Thanks to the 2015 Stella Prize, I picked up Ellen Van Neervan’s book, Heat and Light to discover the most extraordinary and eclectic collection of stories. I still think about them five years later. So I was thrilled when she published a book of poetry entitled Throat last year.
It did not have an easy gestation period.
It grew out of a painful and difficult time in Ellen’s life, as I guess so much bittersweet art does. In 2017, one of her poems was included as part of the Year 12 NSW English exam, unbeknownst to her, as the department does not advise any authors “in advance due to security and confidentiality requirements”. A number of the students were upset at having to answer a question about the poem, entitled ‘mango‘ and went on social media to abuse her about it. Some of the abuse became racial and a media storm blew up.
It comes as no surprise that her first piece, they haunt-walk in, addresses this time.
Memories sometimes come backwards.
I’m walking-dead-haunting-live and there seems nothing left to do but write about my trauma.
But she does not dwell on this. Bigger issues are at play. Colonisation, gender politics, sexuality, culture, country and history. She writes about family, community and truth-telling. It’s angry. But it is also very sad and touching and hopeful. Ellen doesn’t indulge in the darkness, despite temptation, instead she reaches for honour, courage and healing.
we don’t get to choose our grief | if you want to pick at mine | try it on
Many of her poems are like mini stories. They’re fluid and supple and glide across your mind. Her words pull you up short, then carry you forward. She confronts with one hand and smooths with the other. Sometimes.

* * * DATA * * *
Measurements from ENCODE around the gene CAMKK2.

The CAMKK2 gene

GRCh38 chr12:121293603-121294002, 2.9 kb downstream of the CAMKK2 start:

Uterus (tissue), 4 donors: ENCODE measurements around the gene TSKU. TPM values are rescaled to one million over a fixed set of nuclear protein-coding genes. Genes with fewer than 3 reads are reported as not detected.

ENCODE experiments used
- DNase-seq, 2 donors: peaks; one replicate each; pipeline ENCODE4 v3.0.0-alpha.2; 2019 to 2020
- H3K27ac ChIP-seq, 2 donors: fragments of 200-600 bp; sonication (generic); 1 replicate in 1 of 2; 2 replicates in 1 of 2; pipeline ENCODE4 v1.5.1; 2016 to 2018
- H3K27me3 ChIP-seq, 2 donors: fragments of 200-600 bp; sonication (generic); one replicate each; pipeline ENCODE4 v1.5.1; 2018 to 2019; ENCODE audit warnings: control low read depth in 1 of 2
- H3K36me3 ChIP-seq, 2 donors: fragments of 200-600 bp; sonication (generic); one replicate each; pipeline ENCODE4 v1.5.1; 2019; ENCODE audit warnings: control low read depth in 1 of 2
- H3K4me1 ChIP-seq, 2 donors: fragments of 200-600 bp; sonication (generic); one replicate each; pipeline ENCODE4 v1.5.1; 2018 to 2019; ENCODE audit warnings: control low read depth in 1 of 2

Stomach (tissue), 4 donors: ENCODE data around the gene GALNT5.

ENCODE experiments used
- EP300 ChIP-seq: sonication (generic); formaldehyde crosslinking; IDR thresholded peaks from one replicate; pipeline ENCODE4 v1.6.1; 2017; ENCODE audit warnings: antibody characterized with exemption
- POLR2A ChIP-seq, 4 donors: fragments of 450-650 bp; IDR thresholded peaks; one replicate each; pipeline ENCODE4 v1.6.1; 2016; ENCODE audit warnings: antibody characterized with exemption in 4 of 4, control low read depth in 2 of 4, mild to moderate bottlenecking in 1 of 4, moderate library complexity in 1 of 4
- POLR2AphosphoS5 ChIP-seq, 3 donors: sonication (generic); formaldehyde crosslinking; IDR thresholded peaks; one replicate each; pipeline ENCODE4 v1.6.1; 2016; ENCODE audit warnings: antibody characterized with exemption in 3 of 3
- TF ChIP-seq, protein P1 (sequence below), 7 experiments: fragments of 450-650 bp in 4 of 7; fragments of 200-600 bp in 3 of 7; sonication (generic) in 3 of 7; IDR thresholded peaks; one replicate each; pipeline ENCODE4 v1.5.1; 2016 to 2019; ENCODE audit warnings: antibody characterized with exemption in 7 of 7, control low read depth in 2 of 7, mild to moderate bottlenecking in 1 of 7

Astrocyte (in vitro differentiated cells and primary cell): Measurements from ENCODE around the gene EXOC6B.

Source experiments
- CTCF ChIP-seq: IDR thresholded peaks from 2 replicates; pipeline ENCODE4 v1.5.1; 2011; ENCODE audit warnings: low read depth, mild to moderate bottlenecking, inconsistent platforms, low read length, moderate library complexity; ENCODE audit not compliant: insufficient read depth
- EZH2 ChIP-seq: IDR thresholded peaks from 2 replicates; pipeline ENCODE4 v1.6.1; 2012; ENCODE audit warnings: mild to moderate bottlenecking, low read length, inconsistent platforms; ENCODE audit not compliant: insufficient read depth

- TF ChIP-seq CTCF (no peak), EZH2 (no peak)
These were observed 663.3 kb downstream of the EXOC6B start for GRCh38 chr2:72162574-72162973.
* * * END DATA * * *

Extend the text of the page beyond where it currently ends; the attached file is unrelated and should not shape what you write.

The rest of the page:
Who is the custodian of this book? | How do we co-exist on this page? | How can we re-imagine custodianship? | Is this an agreement or a series of | unanswered questions? | Are you willing to enter an agreement that is | incomplete and subject to change?
I wish I had a way with words like Van Neerven does, so that I could fully express my appreciation. Perhaps the best I can do is to tell you that Throat is a keeper; it will have a permanent home on my rather scant poetry shelf, next to Alison Whittaker’s Blakwork. And I will make the time to research all of the notes at the end, revealing Ellen’s inspirations and further reading list suggestions. I only do this when I’ve been moved to dig deeper, to understand more fully the author’s intent and point of view.
Van Neerven is conscious of her place in her community, and she wears her politics on her sleeve. But this collection is also very personal, an example of an artist exposing their vulnerability to find a universal truth.
Epigraph: Patience Agbabi | Serious Pepper
no-one’s friend | until they find themselves hurting | in the back of the throat
Patience Agbabi is a spoken word poet from the UK. She describes herself as being ‘bicultural and bisexual’ and she uses her poetry to tackle issues of race and gender identity.
The full stanza from Van Neerven’s epigraph reads:
Everyone’s born | no-one’s found
until they find themselves |
hurting in the back of the throat |
because they’ve swallowed |
serious pepper | painful as truth
- Van Neerven is a Mununjali Yugambeh (south-east Queensland) poet with Dutch heritage.
- Shortlisted Queensland Literary Awards: Judith Wright Calanthe Award for a Poetry Collection 2020
- Winner of the inaugural UQP: Quentin Bryce Award 2020
old people, old country. deep prints | longtime. longtime yet for you to know | us. and for us to know our future.